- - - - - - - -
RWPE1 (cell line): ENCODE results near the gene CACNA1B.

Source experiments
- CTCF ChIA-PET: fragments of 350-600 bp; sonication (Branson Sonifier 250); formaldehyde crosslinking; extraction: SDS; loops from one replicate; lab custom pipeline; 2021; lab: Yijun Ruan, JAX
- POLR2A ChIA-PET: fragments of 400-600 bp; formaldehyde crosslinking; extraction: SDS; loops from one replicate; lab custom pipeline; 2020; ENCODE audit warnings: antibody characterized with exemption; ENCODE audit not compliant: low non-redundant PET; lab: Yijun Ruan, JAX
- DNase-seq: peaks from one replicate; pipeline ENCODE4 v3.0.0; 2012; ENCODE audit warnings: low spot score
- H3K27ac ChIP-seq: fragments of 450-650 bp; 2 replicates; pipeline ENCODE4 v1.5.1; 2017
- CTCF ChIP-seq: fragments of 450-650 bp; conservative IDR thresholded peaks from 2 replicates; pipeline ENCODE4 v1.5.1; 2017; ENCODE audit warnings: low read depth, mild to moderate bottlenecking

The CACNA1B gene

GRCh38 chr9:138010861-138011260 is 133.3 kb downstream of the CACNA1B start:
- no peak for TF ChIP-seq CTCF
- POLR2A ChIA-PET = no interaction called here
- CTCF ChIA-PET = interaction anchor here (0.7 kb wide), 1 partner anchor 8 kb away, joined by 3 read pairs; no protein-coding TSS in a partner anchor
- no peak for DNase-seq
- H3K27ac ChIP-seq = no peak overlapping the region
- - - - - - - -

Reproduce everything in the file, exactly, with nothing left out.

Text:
RWPE1 (cell line): ENCODE results near the gene CACNA1B.

Source experiments
- CTCF ChIA-PET: fragments of 350-600 bp; sonication (Branson Sonifier 250); formaldehyde crosslinking; extraction: SDS; loops from one replicate; lab custom pipeline; 2021; lab: Yijun Ruan, JAX
- POLR2A ChIA-PET: fragments of 400-600 bp; formaldehyde crosslinking; extraction: SDS; loops from one replicate; lab custom pipeline; 2020; ENCODE audit warnings: antibody characterized with exemption; ENCODE audit not compliant: low non-redundant PET; lab: Yijun Ruan, JAX
- DNase-seq: peaks from one replicate; pipeline ENCODE4 v3.0.0; 2012; ENCODE audit warnings: low spot score
- H3K27ac ChIP-seq: fragments of 450-650 bp; 2 replicates; pipeline ENCODE4 v1.5.1; 2017
- CTCF ChIP-seq: fragments of 450-650 bp; conservative IDR thresholded peaks from 2 replicates; pipeline ENCODE4 v1.5.1; 2017; ENCODE audit warnings: low read depth, mild to moderate bottlenecking

The CACNA1B gene

GRCh38 chr9:138010861-138011260 is 133.3 kb downstream of the CACNA1B start:
- no peak for TF ChIP-seq CTCF
- POLR2A ChIA-PET = no interaction called here
- CTCF ChIA-PET = interaction anchor here (0.7 kb wide), 1 partner anchor 8 kb away, joined by 3 read pairs; no protein-coding TSS in a partner anchor
- no peak for DNase-seq
- H3K27ac ChIP-seq = no peak overlapping the region